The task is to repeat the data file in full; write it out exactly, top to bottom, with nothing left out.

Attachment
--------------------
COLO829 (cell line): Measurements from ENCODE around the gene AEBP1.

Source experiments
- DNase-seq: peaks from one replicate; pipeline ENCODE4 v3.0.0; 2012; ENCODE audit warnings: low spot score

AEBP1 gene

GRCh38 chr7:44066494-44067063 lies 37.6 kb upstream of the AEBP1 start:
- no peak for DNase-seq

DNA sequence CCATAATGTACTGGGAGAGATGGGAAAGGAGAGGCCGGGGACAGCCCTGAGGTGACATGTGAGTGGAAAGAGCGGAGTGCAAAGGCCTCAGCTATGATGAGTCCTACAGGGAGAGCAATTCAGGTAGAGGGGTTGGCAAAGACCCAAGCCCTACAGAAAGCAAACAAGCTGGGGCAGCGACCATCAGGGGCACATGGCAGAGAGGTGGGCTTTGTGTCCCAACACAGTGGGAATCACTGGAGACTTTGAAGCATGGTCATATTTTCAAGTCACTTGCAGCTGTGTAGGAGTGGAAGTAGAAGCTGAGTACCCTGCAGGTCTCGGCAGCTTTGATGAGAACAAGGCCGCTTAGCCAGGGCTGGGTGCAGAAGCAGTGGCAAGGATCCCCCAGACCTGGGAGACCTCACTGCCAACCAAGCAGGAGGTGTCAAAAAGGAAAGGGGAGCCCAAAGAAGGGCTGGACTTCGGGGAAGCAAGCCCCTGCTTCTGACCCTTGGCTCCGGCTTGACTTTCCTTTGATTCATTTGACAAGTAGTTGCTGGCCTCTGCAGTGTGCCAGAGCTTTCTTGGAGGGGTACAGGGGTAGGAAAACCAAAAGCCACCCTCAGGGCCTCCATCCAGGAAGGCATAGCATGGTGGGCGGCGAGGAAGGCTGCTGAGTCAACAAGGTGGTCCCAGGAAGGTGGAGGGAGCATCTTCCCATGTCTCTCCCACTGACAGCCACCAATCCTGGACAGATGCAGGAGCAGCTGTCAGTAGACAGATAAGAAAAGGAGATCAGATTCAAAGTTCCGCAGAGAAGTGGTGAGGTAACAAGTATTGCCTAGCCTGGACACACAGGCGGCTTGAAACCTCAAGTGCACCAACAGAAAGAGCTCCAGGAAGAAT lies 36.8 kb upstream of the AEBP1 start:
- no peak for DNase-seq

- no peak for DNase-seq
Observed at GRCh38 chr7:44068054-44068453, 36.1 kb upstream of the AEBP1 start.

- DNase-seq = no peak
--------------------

COLO829 (cell line): Measurements from ENCODE around the gene AEBP1.

Source experiments
- DNase-seq: peaks from one replicate; pipeline ENCODE4 v3.0.0; 2012; ENCODE audit warnings: low spot score

AEBP1 gene

GRCh38 chr7:44066494-44067063 lies 37.6 kb upstream of the AEBP1 start:
- no peak for DNase-seq

DNA sequence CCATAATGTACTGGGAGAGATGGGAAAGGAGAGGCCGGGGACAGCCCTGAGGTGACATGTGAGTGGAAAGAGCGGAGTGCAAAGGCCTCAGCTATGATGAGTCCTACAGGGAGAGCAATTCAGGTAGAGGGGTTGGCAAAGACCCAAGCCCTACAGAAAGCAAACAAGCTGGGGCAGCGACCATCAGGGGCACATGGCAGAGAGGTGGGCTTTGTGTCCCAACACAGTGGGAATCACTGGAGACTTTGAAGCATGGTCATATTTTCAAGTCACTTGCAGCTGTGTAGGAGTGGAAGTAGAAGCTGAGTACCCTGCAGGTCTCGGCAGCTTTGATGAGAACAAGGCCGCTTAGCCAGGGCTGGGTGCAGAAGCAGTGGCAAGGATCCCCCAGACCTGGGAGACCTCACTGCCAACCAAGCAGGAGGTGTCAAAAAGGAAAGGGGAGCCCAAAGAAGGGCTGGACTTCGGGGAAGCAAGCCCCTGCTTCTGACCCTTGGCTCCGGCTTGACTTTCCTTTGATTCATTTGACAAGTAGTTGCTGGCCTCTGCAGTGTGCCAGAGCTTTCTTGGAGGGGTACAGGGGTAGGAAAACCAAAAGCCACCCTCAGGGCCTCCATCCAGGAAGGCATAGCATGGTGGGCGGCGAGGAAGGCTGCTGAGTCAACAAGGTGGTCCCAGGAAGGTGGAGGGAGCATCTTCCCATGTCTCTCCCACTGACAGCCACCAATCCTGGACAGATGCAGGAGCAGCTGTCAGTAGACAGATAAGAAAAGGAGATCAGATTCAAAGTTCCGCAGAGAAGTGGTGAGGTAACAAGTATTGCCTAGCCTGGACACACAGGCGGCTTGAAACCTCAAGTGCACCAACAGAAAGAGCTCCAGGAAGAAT lies 36.8 kb upstream of the AEBP1 start:
- no peak for DNase-seq

- no peak for DNase-seq
Observed at GRCh38 chr7:44068054-44068453, 36.1 kb upstream of the AEBP1 start.

- DNase-seq = no peak